If there was ever a Washington, DC based curated art show that could used the descriptors "poisoned well" and "a no win situation," it was the current Options 2005 WPA/C show at the former Staples store on Wisconsin Avenue in Georgetown (All images courtesy Ding Ren).
And now that the show is finally up, like any big group show, it offers up a diverse array of results, and if I can reach into the trite bag of descriptors again, Ubercurator Libby Lumpkin has delivered a mixed bag of the good, the bad and the ugly.
Lumpkin has been (unfairly I think) pounded in both the mainstream press and the online art critics and observers, taking blasts from every side and quarter. And the show itself has been similarly diminished in nearly all published accounts so far.
A bit of history: since 1981 the Options show have been focused on attempting to showcase the best emerging artists in the region; that is, artists that are not represented by any commercial fine arts gallery. Many of the past artists selected for earlier Options have gone on to become well-known and some have gone on to exhibit in even more controversial and highly attacked group shows like the Whitney Biennial.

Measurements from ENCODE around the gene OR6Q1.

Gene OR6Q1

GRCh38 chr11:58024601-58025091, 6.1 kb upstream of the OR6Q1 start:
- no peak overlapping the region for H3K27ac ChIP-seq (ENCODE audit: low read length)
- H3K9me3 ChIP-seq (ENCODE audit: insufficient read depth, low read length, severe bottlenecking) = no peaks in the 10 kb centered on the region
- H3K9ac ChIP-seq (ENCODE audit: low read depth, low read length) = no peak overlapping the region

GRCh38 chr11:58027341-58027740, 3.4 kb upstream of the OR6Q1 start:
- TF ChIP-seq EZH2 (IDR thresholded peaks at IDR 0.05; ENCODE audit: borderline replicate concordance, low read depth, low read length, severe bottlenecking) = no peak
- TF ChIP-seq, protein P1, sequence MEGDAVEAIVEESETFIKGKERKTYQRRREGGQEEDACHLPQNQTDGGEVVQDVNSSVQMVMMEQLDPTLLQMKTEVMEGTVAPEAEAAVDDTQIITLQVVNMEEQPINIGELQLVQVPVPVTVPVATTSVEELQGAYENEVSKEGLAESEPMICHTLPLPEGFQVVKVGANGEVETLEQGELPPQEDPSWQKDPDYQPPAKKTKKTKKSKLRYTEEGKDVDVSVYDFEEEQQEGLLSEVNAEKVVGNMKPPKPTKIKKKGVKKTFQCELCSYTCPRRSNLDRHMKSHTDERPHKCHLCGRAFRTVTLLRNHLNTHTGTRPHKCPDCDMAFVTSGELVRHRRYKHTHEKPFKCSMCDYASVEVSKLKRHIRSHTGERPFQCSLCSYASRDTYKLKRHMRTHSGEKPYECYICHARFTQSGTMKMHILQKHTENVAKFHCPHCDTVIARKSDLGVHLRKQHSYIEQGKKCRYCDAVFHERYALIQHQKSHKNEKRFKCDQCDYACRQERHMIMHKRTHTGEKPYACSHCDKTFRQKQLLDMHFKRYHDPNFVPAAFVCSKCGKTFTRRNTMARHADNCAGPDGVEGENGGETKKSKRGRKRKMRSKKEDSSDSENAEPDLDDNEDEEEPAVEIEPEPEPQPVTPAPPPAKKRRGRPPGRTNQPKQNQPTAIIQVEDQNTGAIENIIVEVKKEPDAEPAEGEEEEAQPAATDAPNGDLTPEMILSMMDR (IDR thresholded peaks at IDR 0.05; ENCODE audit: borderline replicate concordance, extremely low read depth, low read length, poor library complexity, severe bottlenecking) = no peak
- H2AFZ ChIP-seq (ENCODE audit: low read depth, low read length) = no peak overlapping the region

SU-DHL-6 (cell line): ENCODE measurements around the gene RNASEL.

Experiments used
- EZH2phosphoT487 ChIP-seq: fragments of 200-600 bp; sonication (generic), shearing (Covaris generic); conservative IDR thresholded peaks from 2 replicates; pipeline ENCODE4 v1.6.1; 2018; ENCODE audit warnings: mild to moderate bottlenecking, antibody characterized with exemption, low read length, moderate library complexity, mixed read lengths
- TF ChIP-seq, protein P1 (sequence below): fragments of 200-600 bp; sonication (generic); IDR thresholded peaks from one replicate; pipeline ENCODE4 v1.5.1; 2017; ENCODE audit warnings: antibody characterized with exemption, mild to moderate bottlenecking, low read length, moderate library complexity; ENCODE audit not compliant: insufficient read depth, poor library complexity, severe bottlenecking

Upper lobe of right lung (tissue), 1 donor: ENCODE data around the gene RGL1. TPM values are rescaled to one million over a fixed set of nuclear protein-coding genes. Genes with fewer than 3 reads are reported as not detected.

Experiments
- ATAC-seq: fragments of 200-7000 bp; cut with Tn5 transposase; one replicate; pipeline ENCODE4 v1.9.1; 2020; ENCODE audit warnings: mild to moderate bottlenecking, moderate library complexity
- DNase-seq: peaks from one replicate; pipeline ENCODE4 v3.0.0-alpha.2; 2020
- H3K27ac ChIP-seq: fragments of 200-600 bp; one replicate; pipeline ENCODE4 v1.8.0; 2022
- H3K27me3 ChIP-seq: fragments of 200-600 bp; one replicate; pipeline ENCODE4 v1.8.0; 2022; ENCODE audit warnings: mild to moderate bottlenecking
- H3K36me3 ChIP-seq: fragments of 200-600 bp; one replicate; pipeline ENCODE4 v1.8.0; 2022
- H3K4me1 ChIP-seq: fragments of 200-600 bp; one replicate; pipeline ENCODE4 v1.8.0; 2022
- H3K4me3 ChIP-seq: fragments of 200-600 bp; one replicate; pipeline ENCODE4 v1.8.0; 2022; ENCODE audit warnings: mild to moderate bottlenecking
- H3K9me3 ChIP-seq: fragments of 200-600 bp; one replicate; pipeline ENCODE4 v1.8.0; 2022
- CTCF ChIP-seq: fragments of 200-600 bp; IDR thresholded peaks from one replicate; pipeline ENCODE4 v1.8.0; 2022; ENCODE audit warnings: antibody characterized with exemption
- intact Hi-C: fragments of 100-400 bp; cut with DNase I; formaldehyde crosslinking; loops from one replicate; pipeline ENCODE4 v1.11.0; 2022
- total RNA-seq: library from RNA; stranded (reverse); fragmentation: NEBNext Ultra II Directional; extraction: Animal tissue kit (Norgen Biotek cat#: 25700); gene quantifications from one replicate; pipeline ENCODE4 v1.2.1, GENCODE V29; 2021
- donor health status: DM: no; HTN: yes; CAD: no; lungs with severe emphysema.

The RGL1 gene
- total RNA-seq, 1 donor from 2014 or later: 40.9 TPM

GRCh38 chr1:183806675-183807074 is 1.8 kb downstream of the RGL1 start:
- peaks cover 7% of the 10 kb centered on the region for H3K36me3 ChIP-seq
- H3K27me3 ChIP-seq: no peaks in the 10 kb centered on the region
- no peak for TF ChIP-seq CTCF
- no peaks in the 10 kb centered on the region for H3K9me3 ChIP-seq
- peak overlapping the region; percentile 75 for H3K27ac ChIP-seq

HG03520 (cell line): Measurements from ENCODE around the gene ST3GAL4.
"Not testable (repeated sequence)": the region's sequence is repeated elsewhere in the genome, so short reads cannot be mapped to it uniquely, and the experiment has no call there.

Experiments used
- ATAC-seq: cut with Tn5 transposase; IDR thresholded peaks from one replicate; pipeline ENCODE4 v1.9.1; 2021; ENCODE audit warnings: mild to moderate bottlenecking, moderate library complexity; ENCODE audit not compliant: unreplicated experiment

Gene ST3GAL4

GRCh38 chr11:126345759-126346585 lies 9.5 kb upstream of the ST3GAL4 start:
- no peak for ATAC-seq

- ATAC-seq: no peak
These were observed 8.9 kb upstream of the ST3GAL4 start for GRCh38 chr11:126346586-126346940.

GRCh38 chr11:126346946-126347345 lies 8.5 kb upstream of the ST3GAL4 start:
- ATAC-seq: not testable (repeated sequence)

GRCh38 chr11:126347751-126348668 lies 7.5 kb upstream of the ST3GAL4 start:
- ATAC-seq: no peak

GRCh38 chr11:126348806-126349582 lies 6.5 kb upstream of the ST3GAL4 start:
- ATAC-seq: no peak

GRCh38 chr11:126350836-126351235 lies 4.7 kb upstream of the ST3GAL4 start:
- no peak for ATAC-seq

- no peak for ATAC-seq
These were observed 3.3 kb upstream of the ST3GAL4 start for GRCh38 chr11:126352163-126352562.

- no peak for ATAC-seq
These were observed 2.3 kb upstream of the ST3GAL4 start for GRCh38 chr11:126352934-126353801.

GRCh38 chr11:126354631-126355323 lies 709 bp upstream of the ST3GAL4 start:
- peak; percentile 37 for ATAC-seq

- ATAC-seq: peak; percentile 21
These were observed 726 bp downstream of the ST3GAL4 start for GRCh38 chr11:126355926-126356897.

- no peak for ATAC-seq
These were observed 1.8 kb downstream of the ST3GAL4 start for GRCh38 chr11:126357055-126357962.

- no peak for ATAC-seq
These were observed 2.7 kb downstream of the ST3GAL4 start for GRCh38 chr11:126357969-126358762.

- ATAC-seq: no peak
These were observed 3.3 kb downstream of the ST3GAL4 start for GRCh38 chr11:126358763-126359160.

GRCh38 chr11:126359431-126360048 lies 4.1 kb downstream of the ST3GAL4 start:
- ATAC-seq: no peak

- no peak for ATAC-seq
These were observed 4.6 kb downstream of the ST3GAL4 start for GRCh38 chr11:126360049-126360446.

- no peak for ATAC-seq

For the 2005 version, savvy DC art collector Philip Barlow was initially selected, and almost just as quickly fired by the WPA/C because of his decision to exclude from his selection process all artists who had participated in the Panda public art project. Barlow felt that artists who had made this decision had erred in their artistic path and he felt that he would use this as a culling factor in the set of emerging artists that he would start with.
Although many of us disagreed with Barlow’s perspective, we all supported his right as a curator to choose whatever means and views he chose as a way to select a show. The WPA/C didn’t and he was fired, and a firestorm of online protesting erupted, and when Dr. Lumpkin was selected to replace Barlow, we all settled down gloomily to await her show.
And thanks to the power of the web, we were able to follow Lumpkin’s progress as she visited studios and universities and homes. Seldom has a curator been under such a magnifying glass for a regional show. And seldom has an "outsider" curator delivered such a... how shall I put this? Expected show and still deliver a couple of discoveries.